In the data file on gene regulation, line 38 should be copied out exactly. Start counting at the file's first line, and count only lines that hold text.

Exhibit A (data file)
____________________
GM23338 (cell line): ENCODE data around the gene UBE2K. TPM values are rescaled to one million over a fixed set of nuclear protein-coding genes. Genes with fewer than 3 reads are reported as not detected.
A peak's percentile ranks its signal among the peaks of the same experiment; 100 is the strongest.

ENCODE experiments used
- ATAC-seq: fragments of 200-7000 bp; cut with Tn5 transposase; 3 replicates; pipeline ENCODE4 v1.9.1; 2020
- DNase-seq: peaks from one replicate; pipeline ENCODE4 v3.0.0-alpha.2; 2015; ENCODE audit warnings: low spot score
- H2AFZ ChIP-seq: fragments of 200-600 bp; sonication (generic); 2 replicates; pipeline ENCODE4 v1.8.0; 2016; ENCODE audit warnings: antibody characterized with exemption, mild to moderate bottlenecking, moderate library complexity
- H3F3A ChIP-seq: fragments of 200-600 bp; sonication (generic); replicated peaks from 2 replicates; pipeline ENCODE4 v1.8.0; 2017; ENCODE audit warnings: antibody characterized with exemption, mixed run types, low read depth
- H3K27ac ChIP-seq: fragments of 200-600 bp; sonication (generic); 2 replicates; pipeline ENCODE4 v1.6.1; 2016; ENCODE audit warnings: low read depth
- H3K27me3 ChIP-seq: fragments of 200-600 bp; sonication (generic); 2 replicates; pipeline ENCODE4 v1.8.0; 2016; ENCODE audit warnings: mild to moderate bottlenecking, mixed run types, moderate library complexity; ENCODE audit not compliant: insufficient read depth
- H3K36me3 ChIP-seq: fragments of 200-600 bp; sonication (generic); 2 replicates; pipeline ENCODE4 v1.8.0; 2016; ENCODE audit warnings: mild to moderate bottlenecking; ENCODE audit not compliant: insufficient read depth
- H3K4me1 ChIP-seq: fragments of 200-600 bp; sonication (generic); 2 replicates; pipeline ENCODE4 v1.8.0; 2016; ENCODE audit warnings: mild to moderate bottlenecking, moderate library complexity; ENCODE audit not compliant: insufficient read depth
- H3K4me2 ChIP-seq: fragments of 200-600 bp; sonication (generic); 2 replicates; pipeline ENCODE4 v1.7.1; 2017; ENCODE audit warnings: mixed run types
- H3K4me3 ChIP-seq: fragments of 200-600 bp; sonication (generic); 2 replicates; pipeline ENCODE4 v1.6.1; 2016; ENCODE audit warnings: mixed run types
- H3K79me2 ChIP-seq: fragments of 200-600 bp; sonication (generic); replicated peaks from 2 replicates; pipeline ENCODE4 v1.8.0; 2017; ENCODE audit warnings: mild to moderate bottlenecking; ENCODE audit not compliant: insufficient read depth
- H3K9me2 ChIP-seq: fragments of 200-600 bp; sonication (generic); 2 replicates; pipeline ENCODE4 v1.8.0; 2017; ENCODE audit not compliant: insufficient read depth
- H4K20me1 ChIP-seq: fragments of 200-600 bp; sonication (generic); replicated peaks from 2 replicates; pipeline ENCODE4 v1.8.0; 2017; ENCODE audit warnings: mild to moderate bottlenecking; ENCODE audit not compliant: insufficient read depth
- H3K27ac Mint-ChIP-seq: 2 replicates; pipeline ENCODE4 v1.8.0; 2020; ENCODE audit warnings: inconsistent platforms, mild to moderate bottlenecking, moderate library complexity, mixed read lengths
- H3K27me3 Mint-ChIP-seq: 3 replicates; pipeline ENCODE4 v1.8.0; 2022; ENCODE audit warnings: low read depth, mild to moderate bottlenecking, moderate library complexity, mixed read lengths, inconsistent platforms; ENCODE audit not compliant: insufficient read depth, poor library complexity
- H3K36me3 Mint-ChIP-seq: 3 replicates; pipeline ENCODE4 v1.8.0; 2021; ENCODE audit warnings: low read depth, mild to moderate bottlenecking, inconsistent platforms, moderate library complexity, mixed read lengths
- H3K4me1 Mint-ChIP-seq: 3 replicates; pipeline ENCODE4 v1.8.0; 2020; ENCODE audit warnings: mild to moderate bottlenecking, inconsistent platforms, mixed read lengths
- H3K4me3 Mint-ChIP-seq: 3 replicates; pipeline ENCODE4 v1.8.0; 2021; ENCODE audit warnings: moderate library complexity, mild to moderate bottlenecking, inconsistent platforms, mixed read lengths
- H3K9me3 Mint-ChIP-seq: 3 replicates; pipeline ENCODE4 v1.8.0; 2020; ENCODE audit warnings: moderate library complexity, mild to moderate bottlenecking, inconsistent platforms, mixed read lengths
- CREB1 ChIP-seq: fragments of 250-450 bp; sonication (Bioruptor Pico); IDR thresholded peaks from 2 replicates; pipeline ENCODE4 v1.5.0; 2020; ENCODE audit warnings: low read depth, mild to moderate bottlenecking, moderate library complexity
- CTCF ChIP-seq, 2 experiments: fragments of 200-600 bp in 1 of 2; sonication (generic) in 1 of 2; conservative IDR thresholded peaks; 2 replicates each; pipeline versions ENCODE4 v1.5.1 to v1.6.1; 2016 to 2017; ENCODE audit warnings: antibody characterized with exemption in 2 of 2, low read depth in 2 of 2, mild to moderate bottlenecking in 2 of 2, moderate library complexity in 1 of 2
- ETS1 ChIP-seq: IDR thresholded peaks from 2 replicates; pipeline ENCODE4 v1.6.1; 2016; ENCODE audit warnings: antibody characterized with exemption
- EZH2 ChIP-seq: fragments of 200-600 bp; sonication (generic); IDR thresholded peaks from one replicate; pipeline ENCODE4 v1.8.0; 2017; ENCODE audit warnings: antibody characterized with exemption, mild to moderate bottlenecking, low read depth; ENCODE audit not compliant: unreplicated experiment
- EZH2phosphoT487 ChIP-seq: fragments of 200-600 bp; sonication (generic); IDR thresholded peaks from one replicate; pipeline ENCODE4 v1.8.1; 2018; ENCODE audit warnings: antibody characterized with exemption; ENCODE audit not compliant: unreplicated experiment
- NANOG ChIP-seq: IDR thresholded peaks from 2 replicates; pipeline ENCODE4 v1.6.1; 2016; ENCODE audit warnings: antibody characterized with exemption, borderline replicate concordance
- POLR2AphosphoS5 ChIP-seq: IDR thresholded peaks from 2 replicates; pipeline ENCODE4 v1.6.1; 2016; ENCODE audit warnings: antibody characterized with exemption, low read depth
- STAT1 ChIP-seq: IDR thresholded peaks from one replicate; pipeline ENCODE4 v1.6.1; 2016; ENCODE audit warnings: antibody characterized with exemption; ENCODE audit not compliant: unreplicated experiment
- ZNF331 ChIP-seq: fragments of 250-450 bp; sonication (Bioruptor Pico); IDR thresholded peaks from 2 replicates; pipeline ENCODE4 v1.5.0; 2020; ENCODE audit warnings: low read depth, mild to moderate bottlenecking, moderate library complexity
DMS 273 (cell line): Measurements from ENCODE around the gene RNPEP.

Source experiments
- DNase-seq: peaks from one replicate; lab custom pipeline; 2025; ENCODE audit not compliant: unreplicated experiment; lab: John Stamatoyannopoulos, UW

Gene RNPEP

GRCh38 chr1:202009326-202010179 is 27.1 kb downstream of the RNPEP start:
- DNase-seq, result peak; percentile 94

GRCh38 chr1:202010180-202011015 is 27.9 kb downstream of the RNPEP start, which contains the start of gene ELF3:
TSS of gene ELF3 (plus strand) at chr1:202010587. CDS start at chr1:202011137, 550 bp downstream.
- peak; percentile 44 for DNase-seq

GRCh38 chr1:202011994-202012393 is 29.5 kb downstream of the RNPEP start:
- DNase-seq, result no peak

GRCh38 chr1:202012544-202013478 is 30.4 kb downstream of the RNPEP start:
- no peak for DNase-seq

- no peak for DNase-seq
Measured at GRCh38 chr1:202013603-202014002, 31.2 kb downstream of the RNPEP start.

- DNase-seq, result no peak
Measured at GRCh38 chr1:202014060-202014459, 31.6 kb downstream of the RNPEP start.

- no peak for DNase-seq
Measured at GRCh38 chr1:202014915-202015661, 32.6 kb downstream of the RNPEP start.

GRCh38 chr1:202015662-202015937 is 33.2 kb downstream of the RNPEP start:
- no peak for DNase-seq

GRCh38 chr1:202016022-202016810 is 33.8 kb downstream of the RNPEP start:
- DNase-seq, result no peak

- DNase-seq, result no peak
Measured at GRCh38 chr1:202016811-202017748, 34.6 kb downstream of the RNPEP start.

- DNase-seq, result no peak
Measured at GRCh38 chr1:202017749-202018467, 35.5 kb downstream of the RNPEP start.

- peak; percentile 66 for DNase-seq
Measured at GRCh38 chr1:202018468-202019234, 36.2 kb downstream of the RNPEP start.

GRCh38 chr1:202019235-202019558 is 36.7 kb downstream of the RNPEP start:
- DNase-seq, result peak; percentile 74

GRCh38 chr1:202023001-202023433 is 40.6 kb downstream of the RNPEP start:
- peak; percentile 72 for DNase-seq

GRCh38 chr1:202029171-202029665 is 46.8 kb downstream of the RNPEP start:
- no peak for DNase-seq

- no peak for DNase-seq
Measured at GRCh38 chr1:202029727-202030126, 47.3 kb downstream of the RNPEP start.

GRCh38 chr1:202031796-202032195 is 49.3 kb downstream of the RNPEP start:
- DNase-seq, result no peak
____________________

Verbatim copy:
GRCh38 chr1:202010180-202011015 is 27.9 kb downstream of the RNPEP start, which contains the start of gene ELF3: